Sara and colleagues worked with the local council to develop a one stop shop advice point; where residents coming in for advice were engaged by staff in “broader conversations” around reducing energy consumption.

She also found that behavioural ‘nudges’ could encourage some homeowners to install electric vehicle charging points. “We looked to identify first movers in a community to ask them to try new technology and promote it to their neighbours,” she explains.

Branching out into industry

After eight years at De Montfort, Sara joined IT Power in Bristol to lead work on developing policy mechanisms for governments in Mediterranean countries that promoted the greater use of renewable energy.

Sara’s next move took her back to her native North East, working for renewable energy company E-Connect, running its research and development team. Soon after, she stepped back into academia, joining Northumbria University and later Newcastle University.

Working in industry gave her insights into commercial pressures and the shorter term nature of business needs. As a result, she now plans for short, medium and long term research outcomes.

One of Sara’s projects involved managing energy load on the Scottish island of Eigg. The island used a mix of diesel – shipped in to generate electricity – plus hydro-electric, wind and photovoltaics. The local authority wanted locals to use renewable power when it was plentiful; switching to diesel when it was not. Sara and her team developed control devices for homes to enable this to happen.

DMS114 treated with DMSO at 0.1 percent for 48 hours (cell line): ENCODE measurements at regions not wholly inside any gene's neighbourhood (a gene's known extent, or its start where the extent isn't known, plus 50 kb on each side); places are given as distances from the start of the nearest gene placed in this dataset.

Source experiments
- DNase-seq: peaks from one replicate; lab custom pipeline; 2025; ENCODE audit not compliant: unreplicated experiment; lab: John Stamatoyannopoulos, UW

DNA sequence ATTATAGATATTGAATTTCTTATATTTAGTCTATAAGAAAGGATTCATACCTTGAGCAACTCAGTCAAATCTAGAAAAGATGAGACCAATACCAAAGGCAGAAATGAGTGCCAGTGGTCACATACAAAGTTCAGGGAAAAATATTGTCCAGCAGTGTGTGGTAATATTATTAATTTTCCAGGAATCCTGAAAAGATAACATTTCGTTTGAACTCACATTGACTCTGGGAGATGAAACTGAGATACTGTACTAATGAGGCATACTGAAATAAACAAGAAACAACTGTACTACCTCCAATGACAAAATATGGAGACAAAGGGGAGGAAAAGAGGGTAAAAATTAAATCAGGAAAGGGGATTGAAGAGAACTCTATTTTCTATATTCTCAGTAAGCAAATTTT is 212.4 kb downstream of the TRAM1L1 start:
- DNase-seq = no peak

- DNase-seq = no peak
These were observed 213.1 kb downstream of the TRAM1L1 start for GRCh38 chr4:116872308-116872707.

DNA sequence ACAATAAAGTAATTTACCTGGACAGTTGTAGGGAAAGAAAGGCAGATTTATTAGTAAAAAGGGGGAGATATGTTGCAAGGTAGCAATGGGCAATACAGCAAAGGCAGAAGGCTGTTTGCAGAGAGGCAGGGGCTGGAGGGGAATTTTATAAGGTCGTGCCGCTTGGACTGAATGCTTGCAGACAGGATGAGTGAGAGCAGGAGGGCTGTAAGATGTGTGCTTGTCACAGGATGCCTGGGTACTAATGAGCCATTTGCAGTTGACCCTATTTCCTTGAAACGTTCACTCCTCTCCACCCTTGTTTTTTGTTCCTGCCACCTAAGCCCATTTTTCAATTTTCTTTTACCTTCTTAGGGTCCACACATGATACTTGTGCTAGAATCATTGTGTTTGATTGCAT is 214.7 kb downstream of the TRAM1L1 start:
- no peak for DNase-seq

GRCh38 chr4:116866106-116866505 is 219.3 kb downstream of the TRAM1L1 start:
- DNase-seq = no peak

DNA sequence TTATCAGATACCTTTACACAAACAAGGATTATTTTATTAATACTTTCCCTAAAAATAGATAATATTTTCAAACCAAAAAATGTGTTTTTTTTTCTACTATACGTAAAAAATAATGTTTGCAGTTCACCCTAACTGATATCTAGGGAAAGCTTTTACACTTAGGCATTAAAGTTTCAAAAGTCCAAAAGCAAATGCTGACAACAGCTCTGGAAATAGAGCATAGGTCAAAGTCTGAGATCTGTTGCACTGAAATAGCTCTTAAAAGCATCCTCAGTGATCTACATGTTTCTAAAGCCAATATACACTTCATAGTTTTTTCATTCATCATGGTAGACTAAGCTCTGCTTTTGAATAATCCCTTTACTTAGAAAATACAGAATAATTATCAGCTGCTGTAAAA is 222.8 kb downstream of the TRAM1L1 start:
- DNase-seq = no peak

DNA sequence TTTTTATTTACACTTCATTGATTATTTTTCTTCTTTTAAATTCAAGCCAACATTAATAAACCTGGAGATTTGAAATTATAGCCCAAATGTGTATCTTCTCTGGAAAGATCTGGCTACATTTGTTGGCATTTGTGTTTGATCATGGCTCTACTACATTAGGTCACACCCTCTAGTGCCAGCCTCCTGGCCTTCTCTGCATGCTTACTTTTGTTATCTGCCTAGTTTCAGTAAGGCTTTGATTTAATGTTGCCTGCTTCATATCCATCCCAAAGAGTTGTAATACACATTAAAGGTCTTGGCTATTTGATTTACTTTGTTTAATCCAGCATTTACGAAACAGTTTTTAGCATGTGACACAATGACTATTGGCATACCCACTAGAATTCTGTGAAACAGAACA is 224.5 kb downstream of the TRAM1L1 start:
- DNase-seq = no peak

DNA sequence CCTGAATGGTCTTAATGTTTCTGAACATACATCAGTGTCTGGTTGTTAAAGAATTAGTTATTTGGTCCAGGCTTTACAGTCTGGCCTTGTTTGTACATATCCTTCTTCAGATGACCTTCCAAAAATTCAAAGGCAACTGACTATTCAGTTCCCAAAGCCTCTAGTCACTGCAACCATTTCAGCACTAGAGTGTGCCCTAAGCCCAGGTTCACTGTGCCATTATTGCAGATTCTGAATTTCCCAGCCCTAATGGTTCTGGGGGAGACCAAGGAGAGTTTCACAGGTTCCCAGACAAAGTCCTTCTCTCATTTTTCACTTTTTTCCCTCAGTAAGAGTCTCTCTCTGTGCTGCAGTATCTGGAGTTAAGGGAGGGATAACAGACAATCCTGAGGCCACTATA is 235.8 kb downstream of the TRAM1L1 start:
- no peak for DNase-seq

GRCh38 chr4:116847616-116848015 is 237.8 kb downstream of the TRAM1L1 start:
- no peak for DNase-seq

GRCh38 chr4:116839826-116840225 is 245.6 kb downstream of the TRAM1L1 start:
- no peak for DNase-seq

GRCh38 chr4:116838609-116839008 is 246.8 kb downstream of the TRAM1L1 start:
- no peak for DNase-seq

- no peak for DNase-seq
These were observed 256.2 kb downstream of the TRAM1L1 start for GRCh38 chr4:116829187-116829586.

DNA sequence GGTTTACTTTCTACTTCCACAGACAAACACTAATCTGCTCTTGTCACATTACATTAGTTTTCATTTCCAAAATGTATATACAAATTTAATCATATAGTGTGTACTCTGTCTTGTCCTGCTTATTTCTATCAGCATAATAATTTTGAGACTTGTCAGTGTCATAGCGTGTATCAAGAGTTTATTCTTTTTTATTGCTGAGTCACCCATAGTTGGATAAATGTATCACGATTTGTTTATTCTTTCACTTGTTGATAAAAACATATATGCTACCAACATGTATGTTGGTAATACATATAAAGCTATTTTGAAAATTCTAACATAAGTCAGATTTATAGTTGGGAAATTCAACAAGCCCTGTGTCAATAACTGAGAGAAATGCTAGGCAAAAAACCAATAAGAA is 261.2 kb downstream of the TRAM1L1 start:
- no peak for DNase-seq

“Our displays featured a traffic light system, so homeowners could make informed choices,” she says. “If the light was green renewables were available, so they might have decided to turn on a washing machine or dishwasher. But even if the light was red, they could over-ride the controller if they really wanted to put something on.”

Exploring hydrogen and geothermal opportunities

More recently, Sara has worked alongside the North East Local Enterprise Partnership to develop the market for hydrogen and to consider ways to decarbonise heat demand. She has been involved in a range of projects, including decarbonisation plans with the Port of Tyne, to mine water heat.

Geothermally warmed water within redundant coal mines could be used to help meet local heating demand. “The benefit of disused coalmines is they already have access shafts installed, and the coal authority is often pumping this water to the surface anyway.”